Landlord Tenant Q&A with CATHERINE M. MATTHEWS (R)
CATHERINE M. MATTHEWS (R), GRI
Broker-In Charge, Callahan Realty, Ltd.
Past President, Oahu Chapter
National Association of Residential Property Managers
Q. I just purchased a small older house as an investment. I am going to be fixing it up and renting it out. I have a good lease from my rental property back in Colorado and am going to start advertising for a tenant once repairs are underway. Do you have any advice to get me started on the right track?
A. First, congratulations on purchasing investment property in Hawaii! Real estate can be a very satisfying and rewarding way to invest your money. It can also create problems when not handled properly. To begin, when arranging for the repairs be certain to use licensed and insured contractors for plumbing or electrical work, as this is the law. If you are doing minor repairs and using a handyman, check references if you choose an unlicensed person. I do not recommend this, but I know many people do it to save money. If you use an unlicensed handyman, be aware that you cannot pay more than $1,000 for materials, labor, and taxes combined. Also, you cannot use a handyman if a permit is required.
When advertising, describe the property only and not the type of tenant you may prefer. Be aware of all discrimination laws, both State and Federal. You may prohibit smoking or pets, but you may not request no children or a single mature adult only.
I strongly suggest that you use the lease and addenda created by the Hawaii Association of Realtors (HAR) which may be purchased for use by non-Realtors. They have been reviewed by the HAR legal council to be sure they comply with all applicable laws. Hawaii and Colorado have many differing laws with regard to Landlord-Tenant relationships.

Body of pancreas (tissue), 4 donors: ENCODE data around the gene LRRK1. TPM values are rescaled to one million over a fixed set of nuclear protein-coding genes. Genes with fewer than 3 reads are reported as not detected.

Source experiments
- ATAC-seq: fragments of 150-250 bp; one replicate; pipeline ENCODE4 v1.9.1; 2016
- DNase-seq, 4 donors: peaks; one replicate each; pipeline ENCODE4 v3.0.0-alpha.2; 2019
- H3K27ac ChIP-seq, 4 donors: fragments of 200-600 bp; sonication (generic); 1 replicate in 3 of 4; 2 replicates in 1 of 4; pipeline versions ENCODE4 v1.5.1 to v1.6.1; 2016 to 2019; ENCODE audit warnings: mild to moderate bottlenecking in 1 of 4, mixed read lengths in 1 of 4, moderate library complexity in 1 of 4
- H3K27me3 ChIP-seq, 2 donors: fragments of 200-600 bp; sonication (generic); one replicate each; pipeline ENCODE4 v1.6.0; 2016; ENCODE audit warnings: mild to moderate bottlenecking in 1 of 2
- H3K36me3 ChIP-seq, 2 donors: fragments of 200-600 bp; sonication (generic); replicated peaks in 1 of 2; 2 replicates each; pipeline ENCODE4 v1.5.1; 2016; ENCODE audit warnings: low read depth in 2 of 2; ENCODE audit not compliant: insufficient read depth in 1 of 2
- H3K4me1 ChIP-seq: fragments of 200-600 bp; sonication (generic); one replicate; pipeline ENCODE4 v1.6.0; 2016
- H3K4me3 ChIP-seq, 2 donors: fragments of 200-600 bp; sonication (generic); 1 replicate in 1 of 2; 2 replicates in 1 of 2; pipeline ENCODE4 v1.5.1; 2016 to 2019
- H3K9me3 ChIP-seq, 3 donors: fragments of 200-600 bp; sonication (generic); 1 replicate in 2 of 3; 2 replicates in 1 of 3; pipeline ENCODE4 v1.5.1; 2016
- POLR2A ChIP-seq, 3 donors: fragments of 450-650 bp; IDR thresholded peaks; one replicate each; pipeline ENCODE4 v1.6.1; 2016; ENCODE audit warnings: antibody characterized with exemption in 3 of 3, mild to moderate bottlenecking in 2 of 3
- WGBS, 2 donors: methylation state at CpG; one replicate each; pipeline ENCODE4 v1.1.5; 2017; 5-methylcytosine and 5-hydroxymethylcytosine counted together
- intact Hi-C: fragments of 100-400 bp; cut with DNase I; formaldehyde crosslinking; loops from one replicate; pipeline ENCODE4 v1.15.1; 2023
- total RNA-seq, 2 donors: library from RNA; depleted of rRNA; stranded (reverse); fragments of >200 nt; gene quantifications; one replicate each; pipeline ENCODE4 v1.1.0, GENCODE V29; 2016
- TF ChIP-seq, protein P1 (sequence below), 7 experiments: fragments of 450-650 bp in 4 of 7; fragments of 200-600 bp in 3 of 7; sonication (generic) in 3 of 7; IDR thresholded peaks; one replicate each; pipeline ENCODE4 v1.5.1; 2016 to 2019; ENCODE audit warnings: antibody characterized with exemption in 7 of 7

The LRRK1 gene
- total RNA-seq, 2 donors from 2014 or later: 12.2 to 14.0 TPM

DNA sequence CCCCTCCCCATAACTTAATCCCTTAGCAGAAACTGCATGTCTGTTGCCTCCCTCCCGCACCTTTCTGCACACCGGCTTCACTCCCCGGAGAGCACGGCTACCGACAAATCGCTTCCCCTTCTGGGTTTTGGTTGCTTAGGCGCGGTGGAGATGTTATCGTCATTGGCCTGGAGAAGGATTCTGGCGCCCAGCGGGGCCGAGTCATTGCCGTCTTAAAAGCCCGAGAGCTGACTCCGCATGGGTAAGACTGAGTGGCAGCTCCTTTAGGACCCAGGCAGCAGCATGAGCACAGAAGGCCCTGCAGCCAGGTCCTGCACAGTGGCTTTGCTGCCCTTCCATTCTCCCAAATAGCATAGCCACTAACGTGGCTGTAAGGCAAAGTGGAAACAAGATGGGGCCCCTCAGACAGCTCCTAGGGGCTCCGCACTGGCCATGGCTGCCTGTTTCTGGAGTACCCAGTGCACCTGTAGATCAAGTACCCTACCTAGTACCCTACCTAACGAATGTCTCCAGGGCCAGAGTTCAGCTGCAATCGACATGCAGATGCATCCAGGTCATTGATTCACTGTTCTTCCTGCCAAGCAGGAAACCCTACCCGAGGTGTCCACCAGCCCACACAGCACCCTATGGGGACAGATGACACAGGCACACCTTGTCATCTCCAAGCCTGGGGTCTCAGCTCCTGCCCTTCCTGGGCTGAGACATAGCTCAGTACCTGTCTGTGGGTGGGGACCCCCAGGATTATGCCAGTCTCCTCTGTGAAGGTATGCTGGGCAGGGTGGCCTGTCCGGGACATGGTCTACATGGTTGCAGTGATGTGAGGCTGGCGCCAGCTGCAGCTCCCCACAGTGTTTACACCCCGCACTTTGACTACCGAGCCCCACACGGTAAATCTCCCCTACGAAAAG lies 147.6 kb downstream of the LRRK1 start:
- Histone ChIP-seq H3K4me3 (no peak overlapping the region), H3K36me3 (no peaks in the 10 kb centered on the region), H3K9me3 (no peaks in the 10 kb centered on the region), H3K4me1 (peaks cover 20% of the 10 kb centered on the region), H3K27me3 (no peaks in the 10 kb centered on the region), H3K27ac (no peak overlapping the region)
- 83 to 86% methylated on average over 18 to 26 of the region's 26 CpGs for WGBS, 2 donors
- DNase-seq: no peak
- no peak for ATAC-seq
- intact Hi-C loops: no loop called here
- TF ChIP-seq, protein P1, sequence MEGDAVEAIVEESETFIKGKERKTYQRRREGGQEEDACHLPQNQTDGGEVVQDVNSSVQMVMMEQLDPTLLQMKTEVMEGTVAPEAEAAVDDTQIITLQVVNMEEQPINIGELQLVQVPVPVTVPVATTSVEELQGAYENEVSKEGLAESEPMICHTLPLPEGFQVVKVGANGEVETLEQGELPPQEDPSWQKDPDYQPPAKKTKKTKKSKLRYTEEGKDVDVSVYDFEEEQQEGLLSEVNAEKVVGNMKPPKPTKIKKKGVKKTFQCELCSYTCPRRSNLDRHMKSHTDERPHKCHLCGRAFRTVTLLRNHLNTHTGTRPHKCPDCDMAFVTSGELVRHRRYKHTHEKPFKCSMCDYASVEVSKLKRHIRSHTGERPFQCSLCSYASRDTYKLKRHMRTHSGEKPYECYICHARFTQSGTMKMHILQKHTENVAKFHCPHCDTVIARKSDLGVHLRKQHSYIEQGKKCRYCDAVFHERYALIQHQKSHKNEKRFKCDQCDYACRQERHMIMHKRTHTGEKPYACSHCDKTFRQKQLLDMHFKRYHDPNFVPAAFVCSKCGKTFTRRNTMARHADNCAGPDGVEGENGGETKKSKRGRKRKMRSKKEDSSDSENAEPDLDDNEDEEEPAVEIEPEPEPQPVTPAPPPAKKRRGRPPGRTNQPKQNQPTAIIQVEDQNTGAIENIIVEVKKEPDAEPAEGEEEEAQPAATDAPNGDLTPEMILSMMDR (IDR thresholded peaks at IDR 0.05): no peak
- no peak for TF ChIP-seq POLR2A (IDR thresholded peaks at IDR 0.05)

The timing of your purchase is actually great. NARPM (National Association of Property Managers) is about to hold its Annual Property Management Seminar to help people manage their own properties with greater confidence and knowledge. Our subject matter is more in depth this year and appeals to professional managers also. We have a great lineup of speakers covering varying topics, such as insurance for both owners and renters, laws that have changed with regard to emotional support comfort animals, the new HAR lease and addenda, fair housing laws, new trends and energy saving initiatives, financing investment properties, 1031 tax deferred exchanges, common complaints against landlords to the Regulated Industries & Complaints Office, and more. There will be plenty of time to ask questions, either in a group setting or to a NARPM member individually. A comprehensive binder will be provided with the HAR rental agreement, pet addendum, move-in and vacating instructions, and insurance information. Vendors who can help with maintenance and remodeling will also be on hand.